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You might have to quarantine in Canada when you return from a trip even if you don't have COVID-19. Here's why.

Experts worry that random testing on arrival may create issues for some individuals. 
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Travellers will not have to take a COVID-19 test before entering Canada starting on April 1, 2022. But random testing at the airport could pose an issue.

Canada will drop its mandatory pre-arrival testing requirement for travellers on April 1 — but experts worry that random testing on arrival may create issues for some individuals. 

The federal government is dropping the pre-arrival testing requirement on April 1 but travellers are still subject to random testing on arrival at the airport.

Fully vaccinated travellers who test positive upon arrival must isolate for 10 days after the start of symptoms or after the specimen collection date validated by the test provider. They do not have to quarantine while awaiting results.

B.C. only requires five days of isolation after a positive result but the federal requirement overrules the provincial one.

But it is possible to test positive for the virus even if an individual currently isn't sick.

Proving you had COVID-19

Will McAleer, the Executive Director of the Travel Health Insurance Association of Canada (THIA), tells Vancouver Is Awesome in a phone interview that people who may have contracted COVID-19 within 90 to 180 days could still test positive for the virus. 

"How do you prove that you have previously contracted COVID-19 and recovered?" he asks, noting that many provinces advised individuals with mild symptoms to treat themselves at home and not get tested when clinics were overwhelmed with people.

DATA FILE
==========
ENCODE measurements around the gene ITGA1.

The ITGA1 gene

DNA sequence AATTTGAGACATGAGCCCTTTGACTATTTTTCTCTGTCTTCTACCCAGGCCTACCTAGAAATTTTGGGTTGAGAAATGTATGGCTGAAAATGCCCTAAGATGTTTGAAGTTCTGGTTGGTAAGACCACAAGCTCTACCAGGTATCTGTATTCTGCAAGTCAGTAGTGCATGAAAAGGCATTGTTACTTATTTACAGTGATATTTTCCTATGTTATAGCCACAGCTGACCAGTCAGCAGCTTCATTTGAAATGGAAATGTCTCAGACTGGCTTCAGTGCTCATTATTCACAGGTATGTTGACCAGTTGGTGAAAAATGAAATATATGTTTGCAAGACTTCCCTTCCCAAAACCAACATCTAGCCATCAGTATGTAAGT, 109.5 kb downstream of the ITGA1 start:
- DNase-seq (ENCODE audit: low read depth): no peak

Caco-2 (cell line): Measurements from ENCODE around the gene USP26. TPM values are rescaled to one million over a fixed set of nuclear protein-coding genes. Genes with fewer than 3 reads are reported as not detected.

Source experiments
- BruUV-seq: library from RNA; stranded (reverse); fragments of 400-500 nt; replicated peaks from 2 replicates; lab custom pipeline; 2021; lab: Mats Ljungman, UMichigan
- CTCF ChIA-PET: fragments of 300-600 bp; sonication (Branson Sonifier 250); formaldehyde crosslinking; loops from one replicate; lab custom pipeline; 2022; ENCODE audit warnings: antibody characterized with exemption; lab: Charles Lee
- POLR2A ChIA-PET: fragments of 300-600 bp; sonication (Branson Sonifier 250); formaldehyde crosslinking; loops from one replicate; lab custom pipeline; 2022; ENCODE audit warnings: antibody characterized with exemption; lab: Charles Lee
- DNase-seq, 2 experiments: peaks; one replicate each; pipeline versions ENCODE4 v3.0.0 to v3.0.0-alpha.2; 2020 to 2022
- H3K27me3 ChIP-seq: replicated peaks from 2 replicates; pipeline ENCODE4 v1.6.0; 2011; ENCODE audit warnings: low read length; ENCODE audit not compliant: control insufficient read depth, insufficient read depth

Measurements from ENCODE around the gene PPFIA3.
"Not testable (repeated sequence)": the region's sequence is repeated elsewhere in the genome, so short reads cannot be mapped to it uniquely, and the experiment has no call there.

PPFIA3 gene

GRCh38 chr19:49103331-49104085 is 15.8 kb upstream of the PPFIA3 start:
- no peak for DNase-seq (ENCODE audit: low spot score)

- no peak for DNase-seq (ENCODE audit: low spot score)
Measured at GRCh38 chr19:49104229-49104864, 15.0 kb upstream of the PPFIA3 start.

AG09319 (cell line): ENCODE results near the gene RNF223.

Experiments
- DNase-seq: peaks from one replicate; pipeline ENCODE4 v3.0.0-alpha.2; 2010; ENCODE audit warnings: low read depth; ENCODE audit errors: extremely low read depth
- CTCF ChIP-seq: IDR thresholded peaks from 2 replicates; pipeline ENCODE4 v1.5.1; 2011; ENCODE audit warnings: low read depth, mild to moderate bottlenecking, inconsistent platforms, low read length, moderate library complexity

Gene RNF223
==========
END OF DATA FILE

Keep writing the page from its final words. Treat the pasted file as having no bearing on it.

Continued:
Taking direction from the provincial health officer, many British Columbians did not get tested for coronavirus and do not have evidence of a prior infection.

Individuals who recover from an infection can "continue to have detectable SARS-CoV-2 RNA in upper respiratory specimens for up to [three] months after illness onset," according to the Centers for Disease Control and Prevention (CDC).

The health agency notes, however, that concentrations of the virus will be "considerably lower than during illness."

Keep a record of a prior infection with you while you travel

McAleer adds that the Canada Border Services Agency is particularly clear about what kind of evidence it requires for proof of a prior COVID-19 infection. In other words, the rapid test you picked up from a local drugstore won't cut it — even if you told your health care provider about it. 

"I know individuals who have come back. They weren't able to access a PCR test before they left," he notes. "They didn't have positive molecular testing on a piece of paper or in a digital version from [a] testing company."

If you did test positive for COVID-19 on a professionally administered PCR test, you should keep a record of it with you while you travel. 

With the April 1 deadline approaching, the travel health insurance expert wonders if the government will have some comments about the testing requirement. 

"Does that mean that they're going to increase the randomized PCR testing? Are they going to change the randomized test to rapid antigen as opposed to PCR?"

Unfortunately, no insurance provider currently covers quarantine requirements when people return home. 

Public Health Agency of Canada spokesperson Anne Génier tells Vancouver is Awesome in an email that "a residual positive test result is rare but it is a possibility" and that "people who have recovered from COVID-19 can test positive for up to 180 days."

Find out everything you need to consider as a B.C. resident booking travel in 2022, including important insurance considerations.